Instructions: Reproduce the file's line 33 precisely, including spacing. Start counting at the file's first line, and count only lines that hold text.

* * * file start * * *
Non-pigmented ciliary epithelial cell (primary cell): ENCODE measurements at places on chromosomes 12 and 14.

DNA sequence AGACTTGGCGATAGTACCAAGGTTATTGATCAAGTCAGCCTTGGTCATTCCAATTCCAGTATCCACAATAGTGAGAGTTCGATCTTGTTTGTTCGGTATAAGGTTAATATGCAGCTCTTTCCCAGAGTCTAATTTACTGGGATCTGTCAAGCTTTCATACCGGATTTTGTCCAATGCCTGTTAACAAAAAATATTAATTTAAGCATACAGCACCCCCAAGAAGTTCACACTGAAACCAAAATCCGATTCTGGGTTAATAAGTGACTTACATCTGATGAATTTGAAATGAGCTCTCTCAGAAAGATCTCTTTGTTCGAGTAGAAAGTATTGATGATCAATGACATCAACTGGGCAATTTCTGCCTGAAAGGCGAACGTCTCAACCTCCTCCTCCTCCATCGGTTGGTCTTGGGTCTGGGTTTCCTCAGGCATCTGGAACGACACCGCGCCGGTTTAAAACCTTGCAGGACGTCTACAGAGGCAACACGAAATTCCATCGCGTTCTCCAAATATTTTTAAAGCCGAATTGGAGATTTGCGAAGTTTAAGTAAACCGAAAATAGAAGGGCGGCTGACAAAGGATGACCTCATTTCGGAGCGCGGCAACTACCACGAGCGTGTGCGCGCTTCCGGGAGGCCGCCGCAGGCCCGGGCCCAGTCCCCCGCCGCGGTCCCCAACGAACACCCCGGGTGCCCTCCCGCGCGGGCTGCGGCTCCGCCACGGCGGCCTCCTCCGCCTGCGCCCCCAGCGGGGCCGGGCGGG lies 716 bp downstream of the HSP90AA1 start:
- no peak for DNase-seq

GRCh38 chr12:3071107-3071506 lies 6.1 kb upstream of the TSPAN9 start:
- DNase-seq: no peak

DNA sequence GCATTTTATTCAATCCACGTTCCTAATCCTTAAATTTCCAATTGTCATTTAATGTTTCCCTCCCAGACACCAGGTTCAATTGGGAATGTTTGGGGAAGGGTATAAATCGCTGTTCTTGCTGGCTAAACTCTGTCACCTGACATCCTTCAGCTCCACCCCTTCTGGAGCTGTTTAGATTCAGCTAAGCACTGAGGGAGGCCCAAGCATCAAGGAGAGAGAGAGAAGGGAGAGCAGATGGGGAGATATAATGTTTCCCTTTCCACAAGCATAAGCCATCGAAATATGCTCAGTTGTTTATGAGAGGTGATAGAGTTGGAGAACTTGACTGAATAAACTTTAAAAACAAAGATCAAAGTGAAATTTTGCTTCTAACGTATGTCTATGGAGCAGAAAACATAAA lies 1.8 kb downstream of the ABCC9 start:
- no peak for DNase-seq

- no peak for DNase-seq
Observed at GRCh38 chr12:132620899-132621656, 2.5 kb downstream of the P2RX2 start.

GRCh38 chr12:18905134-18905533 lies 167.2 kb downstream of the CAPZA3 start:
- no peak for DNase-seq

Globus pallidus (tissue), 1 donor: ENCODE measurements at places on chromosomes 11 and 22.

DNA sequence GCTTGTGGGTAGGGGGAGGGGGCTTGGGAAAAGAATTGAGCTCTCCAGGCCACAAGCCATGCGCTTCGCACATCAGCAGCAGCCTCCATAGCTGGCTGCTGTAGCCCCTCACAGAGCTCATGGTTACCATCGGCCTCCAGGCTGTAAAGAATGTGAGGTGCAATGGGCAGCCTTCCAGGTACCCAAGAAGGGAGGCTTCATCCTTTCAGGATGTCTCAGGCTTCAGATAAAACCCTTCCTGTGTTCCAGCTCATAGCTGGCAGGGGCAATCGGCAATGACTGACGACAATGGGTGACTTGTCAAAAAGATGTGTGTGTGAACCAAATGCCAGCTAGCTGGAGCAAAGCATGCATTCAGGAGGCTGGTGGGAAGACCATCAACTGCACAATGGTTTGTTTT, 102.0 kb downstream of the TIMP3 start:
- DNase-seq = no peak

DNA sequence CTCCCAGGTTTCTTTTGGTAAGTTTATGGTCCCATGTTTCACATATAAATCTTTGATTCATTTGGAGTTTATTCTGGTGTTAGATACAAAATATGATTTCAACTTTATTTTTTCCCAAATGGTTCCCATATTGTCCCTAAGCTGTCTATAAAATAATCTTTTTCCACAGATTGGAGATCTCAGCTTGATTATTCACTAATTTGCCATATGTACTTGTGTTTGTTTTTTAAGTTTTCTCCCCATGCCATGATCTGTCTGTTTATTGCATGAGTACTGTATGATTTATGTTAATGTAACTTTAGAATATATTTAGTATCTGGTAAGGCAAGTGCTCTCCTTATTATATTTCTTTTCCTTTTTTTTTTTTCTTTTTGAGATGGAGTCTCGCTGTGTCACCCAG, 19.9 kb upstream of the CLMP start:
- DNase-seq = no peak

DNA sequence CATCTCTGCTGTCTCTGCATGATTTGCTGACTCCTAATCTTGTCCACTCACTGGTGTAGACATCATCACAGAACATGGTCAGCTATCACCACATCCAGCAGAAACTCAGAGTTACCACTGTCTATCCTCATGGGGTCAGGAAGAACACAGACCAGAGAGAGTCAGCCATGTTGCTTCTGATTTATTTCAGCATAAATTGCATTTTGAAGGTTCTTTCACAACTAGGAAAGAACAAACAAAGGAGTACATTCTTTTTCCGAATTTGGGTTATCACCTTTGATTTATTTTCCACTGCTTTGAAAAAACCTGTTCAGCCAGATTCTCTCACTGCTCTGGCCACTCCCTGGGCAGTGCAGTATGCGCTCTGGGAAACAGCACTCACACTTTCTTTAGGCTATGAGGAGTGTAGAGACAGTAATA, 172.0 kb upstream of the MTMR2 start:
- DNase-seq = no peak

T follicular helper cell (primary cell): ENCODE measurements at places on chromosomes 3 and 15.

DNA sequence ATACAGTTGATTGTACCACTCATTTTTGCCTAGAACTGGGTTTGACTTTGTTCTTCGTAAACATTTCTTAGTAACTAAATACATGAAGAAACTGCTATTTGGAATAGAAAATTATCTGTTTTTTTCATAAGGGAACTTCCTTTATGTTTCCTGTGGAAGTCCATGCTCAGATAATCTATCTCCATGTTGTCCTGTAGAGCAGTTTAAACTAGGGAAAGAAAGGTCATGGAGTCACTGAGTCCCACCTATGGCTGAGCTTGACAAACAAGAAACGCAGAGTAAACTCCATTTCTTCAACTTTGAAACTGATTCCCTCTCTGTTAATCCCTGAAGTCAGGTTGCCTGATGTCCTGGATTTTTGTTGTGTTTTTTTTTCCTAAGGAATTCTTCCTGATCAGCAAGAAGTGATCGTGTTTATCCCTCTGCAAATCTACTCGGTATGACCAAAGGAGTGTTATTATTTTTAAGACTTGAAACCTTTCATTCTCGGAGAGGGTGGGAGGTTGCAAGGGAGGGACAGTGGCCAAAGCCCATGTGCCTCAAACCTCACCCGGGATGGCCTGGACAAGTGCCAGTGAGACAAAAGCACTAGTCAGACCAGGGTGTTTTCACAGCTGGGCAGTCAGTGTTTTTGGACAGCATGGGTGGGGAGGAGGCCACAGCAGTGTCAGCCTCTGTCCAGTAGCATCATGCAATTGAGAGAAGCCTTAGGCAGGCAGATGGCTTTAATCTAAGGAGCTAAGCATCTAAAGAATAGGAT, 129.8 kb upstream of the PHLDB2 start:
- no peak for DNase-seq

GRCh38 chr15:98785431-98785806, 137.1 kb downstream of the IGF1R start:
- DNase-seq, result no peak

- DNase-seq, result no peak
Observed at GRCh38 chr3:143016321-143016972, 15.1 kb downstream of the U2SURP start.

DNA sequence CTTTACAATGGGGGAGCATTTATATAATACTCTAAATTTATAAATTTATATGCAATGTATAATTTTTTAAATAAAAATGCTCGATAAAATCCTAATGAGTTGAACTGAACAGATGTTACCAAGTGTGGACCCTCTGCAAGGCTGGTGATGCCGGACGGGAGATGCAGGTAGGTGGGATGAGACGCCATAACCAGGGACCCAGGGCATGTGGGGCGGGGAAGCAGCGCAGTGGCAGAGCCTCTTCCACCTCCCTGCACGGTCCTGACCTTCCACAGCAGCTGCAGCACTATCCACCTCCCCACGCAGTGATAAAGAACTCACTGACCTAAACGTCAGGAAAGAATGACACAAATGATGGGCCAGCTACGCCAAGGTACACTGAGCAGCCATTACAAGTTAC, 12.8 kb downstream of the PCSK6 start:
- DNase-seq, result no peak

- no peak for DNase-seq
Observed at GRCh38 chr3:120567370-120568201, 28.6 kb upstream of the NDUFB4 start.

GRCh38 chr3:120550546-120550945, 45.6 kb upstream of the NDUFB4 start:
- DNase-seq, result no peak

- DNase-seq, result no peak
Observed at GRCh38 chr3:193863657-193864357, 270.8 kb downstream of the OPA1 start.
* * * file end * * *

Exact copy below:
Observed at GRCh38 chr3:193863657-193864357, 270.8 kb downstream of the OPA1 start.